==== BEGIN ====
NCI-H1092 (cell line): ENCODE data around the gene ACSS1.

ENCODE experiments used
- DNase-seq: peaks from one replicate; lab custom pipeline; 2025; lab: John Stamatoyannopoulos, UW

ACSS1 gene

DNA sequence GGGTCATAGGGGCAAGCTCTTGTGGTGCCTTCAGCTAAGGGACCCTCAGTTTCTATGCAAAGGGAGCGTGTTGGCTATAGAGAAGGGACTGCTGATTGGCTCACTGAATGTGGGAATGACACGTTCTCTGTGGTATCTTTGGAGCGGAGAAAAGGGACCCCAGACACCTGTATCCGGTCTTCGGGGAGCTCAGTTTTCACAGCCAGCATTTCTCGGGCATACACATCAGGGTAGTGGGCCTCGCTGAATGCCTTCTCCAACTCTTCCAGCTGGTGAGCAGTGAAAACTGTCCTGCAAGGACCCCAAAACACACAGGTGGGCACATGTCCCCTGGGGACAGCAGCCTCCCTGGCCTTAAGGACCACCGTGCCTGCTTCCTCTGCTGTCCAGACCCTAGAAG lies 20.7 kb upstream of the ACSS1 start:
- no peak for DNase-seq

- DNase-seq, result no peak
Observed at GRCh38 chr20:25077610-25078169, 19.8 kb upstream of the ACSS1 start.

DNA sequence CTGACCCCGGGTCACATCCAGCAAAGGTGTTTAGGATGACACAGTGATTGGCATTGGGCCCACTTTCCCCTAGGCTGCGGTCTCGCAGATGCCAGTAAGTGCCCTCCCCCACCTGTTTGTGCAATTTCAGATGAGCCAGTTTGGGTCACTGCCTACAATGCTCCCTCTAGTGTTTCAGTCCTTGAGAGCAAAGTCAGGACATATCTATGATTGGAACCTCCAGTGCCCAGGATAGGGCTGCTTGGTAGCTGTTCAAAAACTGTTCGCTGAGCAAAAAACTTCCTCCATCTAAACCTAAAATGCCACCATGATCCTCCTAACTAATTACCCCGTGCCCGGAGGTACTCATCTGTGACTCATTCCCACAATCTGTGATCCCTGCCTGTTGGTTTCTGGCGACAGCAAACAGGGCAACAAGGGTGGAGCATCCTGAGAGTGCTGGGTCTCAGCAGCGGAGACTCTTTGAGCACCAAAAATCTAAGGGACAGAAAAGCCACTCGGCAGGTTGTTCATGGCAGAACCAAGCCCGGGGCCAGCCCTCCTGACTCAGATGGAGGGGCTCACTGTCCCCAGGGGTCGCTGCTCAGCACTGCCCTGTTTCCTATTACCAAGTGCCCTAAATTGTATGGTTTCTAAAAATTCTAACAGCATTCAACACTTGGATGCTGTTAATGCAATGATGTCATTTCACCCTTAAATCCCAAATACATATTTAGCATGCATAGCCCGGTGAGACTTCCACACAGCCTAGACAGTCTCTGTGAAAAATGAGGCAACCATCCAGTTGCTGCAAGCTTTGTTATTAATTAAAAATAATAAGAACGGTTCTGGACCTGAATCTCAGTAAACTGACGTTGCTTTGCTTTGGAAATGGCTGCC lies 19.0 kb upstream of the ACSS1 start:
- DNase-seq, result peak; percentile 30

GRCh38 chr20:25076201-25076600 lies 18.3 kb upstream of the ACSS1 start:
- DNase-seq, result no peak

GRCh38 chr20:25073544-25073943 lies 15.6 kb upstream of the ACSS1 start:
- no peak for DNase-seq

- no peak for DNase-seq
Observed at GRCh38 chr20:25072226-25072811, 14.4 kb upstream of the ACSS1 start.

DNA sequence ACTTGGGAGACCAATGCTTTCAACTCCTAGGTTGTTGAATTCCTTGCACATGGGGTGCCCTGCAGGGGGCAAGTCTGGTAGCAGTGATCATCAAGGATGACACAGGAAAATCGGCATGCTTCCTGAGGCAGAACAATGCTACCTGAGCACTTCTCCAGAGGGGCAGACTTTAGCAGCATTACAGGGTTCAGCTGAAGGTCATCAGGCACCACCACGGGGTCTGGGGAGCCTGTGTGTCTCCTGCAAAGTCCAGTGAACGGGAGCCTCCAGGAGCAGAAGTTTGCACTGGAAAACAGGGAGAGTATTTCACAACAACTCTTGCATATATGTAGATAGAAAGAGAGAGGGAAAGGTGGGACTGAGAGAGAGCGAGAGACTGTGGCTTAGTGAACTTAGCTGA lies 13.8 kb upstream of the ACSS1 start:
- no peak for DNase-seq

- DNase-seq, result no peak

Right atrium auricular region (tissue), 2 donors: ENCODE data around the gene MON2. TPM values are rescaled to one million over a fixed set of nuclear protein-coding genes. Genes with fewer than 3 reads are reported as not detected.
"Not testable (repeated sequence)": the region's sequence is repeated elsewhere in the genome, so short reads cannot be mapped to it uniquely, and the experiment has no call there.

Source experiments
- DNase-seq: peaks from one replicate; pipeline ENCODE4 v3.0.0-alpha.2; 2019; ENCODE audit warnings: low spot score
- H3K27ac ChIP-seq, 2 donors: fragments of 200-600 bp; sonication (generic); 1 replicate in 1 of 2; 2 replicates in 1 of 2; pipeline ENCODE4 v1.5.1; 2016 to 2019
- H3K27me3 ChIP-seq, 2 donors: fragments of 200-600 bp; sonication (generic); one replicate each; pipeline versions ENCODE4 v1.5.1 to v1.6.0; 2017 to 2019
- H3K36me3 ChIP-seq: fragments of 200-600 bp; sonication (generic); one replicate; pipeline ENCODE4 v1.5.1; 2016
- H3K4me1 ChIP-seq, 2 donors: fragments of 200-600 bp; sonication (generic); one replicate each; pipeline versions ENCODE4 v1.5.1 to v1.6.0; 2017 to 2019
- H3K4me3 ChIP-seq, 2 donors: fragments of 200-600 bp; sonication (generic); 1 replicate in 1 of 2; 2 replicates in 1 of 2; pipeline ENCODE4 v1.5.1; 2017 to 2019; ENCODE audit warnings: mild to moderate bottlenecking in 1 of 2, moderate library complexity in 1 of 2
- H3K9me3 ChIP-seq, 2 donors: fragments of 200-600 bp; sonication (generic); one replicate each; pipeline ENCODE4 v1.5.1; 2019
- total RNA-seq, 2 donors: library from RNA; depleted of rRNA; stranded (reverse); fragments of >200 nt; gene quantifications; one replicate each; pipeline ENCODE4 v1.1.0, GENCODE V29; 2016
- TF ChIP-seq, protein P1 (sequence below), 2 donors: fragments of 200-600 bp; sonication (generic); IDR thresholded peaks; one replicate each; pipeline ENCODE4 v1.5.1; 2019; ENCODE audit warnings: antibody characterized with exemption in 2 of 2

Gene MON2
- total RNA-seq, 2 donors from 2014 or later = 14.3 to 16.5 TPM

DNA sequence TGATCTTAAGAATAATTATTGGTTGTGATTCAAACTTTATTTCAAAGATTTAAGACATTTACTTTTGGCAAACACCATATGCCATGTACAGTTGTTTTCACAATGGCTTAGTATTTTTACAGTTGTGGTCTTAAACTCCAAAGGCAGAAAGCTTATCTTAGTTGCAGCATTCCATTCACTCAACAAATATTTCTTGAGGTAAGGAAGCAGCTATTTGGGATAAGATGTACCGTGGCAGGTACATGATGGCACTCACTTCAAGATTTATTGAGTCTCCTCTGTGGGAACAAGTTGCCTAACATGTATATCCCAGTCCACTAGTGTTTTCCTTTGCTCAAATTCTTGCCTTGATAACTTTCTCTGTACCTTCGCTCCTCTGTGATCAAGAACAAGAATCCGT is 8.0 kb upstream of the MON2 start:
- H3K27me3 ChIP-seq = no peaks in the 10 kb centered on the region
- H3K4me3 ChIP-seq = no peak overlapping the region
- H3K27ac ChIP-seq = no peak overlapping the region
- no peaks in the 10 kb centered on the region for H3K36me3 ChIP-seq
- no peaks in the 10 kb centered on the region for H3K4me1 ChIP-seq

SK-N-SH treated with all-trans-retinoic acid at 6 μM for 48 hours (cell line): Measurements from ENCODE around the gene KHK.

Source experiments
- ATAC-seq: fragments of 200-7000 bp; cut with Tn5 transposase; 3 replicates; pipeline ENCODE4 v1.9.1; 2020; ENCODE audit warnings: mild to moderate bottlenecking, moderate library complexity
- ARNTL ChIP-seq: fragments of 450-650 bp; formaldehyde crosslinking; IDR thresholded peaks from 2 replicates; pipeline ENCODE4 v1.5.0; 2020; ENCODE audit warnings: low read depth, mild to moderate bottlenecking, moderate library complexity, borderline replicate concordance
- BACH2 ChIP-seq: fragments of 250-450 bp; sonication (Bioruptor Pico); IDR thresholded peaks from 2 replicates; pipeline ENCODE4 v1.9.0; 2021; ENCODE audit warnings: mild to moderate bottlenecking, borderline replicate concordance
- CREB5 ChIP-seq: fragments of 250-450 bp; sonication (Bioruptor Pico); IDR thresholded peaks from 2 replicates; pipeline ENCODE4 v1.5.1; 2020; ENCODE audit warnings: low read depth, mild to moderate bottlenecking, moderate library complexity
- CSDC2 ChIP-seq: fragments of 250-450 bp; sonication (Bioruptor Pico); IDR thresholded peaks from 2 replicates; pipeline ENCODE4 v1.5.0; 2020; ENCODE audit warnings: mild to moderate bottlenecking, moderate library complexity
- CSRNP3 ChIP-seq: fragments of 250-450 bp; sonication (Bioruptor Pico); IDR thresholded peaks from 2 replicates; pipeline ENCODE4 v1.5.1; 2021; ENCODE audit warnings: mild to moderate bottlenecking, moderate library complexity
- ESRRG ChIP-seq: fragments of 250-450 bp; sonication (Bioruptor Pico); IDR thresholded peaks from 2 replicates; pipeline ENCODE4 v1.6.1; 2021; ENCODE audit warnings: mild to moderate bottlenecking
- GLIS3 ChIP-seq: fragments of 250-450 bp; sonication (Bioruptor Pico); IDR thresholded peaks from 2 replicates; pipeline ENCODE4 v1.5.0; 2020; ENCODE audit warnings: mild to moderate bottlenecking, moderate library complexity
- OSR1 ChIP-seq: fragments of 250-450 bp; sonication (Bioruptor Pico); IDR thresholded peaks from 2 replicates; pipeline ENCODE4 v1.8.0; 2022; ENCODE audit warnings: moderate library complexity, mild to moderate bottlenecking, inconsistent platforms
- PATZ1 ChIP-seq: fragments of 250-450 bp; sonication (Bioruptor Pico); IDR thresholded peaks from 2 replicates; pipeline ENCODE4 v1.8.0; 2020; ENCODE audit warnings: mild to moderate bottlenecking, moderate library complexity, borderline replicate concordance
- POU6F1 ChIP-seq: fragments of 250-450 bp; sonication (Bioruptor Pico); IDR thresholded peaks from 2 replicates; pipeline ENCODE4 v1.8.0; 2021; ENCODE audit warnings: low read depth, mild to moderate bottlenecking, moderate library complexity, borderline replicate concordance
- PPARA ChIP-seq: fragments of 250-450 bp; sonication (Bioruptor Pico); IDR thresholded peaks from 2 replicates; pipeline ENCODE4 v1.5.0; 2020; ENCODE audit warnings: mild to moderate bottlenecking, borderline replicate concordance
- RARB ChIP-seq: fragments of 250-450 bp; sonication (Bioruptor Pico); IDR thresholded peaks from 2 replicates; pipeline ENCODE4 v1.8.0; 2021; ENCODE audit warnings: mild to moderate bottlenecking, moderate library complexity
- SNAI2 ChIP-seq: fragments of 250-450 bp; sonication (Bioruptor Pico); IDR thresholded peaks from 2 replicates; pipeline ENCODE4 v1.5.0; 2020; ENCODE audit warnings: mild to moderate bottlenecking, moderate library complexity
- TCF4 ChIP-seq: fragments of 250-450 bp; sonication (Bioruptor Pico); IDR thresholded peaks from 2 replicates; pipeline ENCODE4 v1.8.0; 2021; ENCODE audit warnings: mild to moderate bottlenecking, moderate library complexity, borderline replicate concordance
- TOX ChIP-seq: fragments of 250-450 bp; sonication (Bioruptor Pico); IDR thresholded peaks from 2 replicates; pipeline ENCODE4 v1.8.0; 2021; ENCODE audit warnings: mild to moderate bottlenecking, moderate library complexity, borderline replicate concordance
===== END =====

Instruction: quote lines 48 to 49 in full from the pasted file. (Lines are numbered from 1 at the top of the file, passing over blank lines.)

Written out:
- ESRRG ChIP-seq: fragments of 250-450 bp; sonication (Bioruptor Pico); IDR thresholded peaks from 2 replicates; pipeline ENCODE4 v1.6.1; 2021; ENCODE audit warnings: mild to moderate bottlenecking
- GLIS3 ChIP-seq: fragments of 250-450 bp; sonication (Bioruptor Pico); IDR thresholded peaks from 2 replicates; pipeline ENCODE4 v1.5.0; 2020; ENCODE audit warnings: mild to moderate bottlenecking, moderate library complexity